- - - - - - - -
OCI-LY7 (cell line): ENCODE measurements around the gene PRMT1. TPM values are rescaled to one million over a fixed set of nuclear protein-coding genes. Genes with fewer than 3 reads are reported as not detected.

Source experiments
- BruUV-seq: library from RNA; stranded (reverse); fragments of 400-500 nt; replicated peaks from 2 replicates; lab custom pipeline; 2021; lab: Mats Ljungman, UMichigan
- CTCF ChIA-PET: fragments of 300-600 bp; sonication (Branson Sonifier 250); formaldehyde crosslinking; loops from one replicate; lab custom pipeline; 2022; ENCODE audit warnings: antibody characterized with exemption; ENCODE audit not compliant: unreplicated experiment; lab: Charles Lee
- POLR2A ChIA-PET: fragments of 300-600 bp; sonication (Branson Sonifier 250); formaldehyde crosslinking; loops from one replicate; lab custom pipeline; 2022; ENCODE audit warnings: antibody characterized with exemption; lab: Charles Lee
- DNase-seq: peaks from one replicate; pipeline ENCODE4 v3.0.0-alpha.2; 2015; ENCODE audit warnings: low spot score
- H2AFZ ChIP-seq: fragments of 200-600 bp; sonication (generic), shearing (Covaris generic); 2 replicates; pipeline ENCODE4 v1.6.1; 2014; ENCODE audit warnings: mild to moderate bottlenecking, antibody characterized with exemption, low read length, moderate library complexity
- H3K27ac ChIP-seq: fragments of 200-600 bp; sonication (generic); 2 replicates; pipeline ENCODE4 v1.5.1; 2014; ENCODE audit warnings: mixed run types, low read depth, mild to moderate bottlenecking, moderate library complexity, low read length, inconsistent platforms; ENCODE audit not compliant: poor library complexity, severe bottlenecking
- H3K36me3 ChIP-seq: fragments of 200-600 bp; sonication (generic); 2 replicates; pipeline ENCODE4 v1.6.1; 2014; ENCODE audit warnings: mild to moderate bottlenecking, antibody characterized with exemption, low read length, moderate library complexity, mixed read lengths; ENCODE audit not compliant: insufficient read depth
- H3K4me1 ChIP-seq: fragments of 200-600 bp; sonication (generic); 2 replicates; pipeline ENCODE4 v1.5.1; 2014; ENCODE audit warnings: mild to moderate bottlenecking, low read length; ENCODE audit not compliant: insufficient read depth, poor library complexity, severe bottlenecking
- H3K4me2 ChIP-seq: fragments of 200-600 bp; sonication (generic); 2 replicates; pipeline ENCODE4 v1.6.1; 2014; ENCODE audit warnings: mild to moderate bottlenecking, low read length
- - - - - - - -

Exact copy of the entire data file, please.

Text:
OCI-LY7 (cell line): ENCODE measurements around the gene PRMT1. TPM values are rescaled to one million over a fixed set of nuclear protein-coding genes. Genes with fewer than 3 reads are reported as not detected.

Source experiments
- BruUV-seq: library from RNA; stranded (reverse); fragments of 400-500 nt; replicated peaks from 2 replicates; lab custom pipeline; 2021; lab: Mats Ljungman, UMichigan
- CTCF ChIA-PET: fragments of 300-600 bp; sonication (Branson Sonifier 250); formaldehyde crosslinking; loops from one replicate; lab custom pipeline; 2022; ENCODE audit warnings: antibody characterized with exemption; ENCODE audit not compliant: unreplicated experiment; lab: Charles Lee
- POLR2A ChIA-PET: fragments of 300-600 bp; sonication (Branson Sonifier 250); formaldehyde crosslinking; loops from one replicate; lab custom pipeline; 2022; ENCODE audit warnings: antibody characterized with exemption; lab: Charles Lee
- DNase-seq: peaks from one replicate; pipeline ENCODE4 v3.0.0-alpha.2; 2015; ENCODE audit warnings: low spot score
- H2AFZ ChIP-seq: fragments of 200-600 bp; sonication (generic), shearing (Covaris generic); 2 replicates; pipeline ENCODE4 v1.6.1; 2014; ENCODE audit warnings: mild to moderate bottlenecking, antibody characterized with exemption, low read length, moderate library complexity
- H3K27ac ChIP-seq: fragments of 200-600 bp; sonication (generic); 2 replicates; pipeline ENCODE4 v1.5.1; 2014; ENCODE audit warnings: mixed run types, low read depth, mild to moderate bottlenecking, moderate library complexity, low read length, inconsistent platforms; ENCODE audit not compliant: poor library complexity, severe bottlenecking
- H3K36me3 ChIP-seq: fragments of 200-600 bp; sonication (generic); 2 replicates; pipeline ENCODE4 v1.6.1; 2014; ENCODE audit warnings: mild to moderate bottlenecking, antibody characterized with exemption, low read length, moderate library complexity, mixed read lengths; ENCODE audit not compliant: insufficient read depth
- H3K4me1 ChIP-seq: fragments of 200-600 bp; sonication (generic); 2 replicates; pipeline ENCODE4 v1.5.1; 2014; ENCODE audit warnings: mild to moderate bottlenecking, low read length; ENCODE audit not compliant: insufficient read depth, poor library complexity, severe bottlenecking
- H3K4me2 ChIP-seq: fragments of 200-600 bp; sonication (generic); 2 replicates; pipeline ENCODE4 v1.6.1; 2014; ENCODE audit warnings: mild to moderate bottlenecking, low read length